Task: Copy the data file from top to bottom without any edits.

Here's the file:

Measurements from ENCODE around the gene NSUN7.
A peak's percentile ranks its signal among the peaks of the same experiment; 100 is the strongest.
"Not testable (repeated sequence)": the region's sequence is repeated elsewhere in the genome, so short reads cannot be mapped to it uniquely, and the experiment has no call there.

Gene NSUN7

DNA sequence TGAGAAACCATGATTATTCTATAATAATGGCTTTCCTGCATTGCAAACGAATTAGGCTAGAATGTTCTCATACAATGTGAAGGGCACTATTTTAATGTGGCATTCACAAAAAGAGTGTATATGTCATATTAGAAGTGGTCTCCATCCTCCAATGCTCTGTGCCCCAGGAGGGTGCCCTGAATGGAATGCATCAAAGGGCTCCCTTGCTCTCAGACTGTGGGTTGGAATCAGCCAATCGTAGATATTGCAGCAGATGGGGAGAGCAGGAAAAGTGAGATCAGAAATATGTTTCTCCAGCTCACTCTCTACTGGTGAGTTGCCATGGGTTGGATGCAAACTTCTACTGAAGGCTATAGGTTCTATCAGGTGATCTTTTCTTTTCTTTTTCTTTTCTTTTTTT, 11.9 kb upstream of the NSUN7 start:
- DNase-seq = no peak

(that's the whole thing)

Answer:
Measurements from ENCODE around the gene NSUN7.
A peak's percentile ranks its signal among the peaks of the same experiment; 100 is the strongest.
"Not testable (repeated sequence)": the region's sequence is repeated elsewhere in the genome, so short reads cannot be mapped to it uniquely, and the experiment has no call there.

Gene NSUN7

DNA sequence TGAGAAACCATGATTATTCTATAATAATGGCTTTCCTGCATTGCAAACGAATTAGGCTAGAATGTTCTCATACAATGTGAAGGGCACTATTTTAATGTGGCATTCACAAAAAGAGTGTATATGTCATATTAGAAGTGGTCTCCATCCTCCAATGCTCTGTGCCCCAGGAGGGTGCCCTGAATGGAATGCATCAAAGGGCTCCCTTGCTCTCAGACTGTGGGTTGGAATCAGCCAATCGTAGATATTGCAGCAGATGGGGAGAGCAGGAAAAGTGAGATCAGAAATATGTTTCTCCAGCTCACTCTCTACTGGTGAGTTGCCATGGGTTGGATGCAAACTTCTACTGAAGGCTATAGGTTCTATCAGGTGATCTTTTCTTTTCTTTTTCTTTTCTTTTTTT, 11.9 kb upstream of the NSUN7 start:
- DNase-seq = no peak